Cars that are daily drivers get a build-up of what is called traffic film on the outside of the car, this comes from all the various oils cars drip when they are being driven down the road. As cars get older, they tend to drip motor oil, transmission fluid, power steering fluid, gear oil etc. This builds upon the roads and highways and oftentimes shows up as a darker portion in the middle of the highway.
See how the center of the road is darker?
Then when it rains, this oily dirt mixes with rainwater and the cars driving in front of you splash this grimy rainwater onto your car and over time this becomes traffic film.
2: Restore headlights if needed
- Quality rubbing compound – I use 3D 510 Premium Rubbing Compound
- Rotary polisher or dual action polisher – My favorite rotary is the FLEX Cordless PE14
- Any quality wool cutting pad will work.
If your car is older, the plastic lens that encases the actual light bulbs will tend to fade via oxidation over time. The plastic lens that was originally clear as glass can look dull, faded, cloudy and in extremely neglected cases, the plastic will even turn yellow. You can machine polish the headlights after you wash the car but most people when doing this will get polish splatter onto the nearby panels like the hood, fender, bumper, and grill. If you have already washed the car, now you’ll need to re-wipe these areas to remove the polish splatter. This means extra steps and more time.
Instead of polishing the headlights after washing the car, polish the headlights BEFORE washing the car. Then if you get any polish splatter on the nearby adjacent panels, the splatter dots will wash off when you wash the car. You have just saved time, energy, and steps.
For normal oxidation and aged looking plastic headlight lenses you can usually polish the plastic lens and restore a crystal-clear headlight simply by using a normal paint polishing compound like 3D 510 Premium Rubbing Compound. Best results are achieved when you use a rotary polisher with a wool pad, but you can use a foam cutting pad on either a rotary polisher or any dual action polisher.
Holograms in plastic
If you start with a rotary polisher to remove oxidation, cloudiness, and yellowing – follow this tool and process with a dual action polisher and a foam polishing pad to remove any holograms out of the plastic and to also maximize clarity. It may not seem important, but all professional detailers understand this is standard operating procedure for professional quality results that look good and hold up over time.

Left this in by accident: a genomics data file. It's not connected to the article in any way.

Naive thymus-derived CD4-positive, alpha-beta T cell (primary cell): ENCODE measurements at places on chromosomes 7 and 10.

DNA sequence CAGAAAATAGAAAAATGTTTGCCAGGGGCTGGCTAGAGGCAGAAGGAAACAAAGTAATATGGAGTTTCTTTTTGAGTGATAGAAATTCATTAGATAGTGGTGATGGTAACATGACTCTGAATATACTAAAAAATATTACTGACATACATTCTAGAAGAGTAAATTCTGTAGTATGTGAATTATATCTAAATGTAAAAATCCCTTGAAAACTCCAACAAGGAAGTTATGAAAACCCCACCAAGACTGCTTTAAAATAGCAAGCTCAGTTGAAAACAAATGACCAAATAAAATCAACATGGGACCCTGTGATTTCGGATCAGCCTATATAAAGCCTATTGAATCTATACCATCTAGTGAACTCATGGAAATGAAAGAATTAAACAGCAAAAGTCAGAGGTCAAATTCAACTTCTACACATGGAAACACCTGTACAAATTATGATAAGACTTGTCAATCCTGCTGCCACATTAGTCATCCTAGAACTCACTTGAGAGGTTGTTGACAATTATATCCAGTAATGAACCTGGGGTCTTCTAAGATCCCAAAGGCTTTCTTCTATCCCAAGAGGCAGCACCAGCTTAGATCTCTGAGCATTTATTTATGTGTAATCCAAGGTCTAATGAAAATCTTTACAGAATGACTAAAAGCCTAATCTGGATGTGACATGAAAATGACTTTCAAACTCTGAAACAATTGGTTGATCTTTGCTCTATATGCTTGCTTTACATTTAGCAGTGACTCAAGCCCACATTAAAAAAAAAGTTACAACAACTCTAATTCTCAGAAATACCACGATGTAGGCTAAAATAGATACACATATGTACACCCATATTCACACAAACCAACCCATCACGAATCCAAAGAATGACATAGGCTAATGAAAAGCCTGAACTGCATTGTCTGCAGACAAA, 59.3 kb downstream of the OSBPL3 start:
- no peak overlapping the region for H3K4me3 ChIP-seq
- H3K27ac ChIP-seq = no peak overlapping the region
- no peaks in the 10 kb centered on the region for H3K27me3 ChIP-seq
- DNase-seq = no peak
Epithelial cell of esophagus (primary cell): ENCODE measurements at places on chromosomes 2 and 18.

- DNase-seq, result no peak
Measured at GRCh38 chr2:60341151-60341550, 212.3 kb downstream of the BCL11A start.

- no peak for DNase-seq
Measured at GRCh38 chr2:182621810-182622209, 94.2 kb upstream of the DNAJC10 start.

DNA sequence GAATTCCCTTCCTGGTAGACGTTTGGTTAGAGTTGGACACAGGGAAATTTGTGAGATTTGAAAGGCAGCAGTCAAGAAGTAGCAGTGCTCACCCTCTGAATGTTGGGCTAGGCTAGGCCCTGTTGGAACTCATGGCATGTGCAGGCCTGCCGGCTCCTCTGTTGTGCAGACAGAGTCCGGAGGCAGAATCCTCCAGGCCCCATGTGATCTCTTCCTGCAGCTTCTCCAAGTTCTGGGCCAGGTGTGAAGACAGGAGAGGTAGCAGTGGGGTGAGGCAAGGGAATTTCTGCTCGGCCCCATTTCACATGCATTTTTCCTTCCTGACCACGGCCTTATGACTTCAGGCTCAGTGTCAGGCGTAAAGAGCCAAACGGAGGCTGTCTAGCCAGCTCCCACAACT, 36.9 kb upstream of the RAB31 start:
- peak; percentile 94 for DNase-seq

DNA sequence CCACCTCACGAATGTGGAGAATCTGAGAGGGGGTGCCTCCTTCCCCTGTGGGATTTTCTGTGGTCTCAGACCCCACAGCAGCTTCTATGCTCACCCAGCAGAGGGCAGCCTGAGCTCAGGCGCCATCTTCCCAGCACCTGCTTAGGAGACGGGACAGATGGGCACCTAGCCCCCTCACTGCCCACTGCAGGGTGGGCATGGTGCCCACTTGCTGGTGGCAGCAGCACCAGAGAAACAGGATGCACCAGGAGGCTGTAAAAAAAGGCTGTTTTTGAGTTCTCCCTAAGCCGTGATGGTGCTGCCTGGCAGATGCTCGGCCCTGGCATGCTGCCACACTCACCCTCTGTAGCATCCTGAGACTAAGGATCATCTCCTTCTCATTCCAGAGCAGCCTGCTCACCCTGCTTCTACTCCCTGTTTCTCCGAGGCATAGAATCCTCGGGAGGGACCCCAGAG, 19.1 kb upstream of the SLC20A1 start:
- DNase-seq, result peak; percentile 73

For severely oxidized headlights that have turned yellow – these will require sanding to remove the dead, oxidized plastic and I cover this in another how-to article.
3: Clean engine compartment if doing a Wet Wash Engine Detail
When it comes to detailing the engine compartment, there are two very distinct styles of engine detailing. One style is called Cosmetic Engine Detailing and the other style is called Wet Wash Engine Detailing. The style you use depends on the age of the car and thus the design of the engine and engine compartment. I’ll explain below.
Cars built after the year 2000 - Use the Cosmetic Engine Detailing Method
Supplies needed for Cosmetic Engine Detail
- Compressed air to blowout engine compartment
- A variety of brushes to agitate cleaners and dressings
- Quality glass cleaner, all-purpose-cleaner, spray detailer, vinyl & rubber dressing
- Microfiber towels
- Masking tape, plastic bags, kitchen plastic wrap, aluminum foil
- Nitrile gloves
- Safety goggles
When you open the hood on most modern cars all you see is plastic covers and cladding. You can remove these plastic covers, but you still really won’t see anything that’s recognizable. And because of the marvel of modern engineering, new engines simply don’t leak like old-school engines and what this means to you and me is we can do what’s called a Cosmetic Engine Detail.
If you’re going to do a Cosmetic Engine Detail, I recommend doing it after you finish the paint correction and paint protection steps because after doing these steps you normally have to clean and detail the jambs around the hood and also around the windshield wipers.
I have a full how-to article on this topic, and I’ll include the link below and also cover the basics in this article.
Cars built before the year 2000 - Use the Wet Wash Engine Detailing Method
Supplies needed for Wet Wash Engine Detail
- Compressed air to blowout engine compartment
- A variety of brushes to agitate the degreaser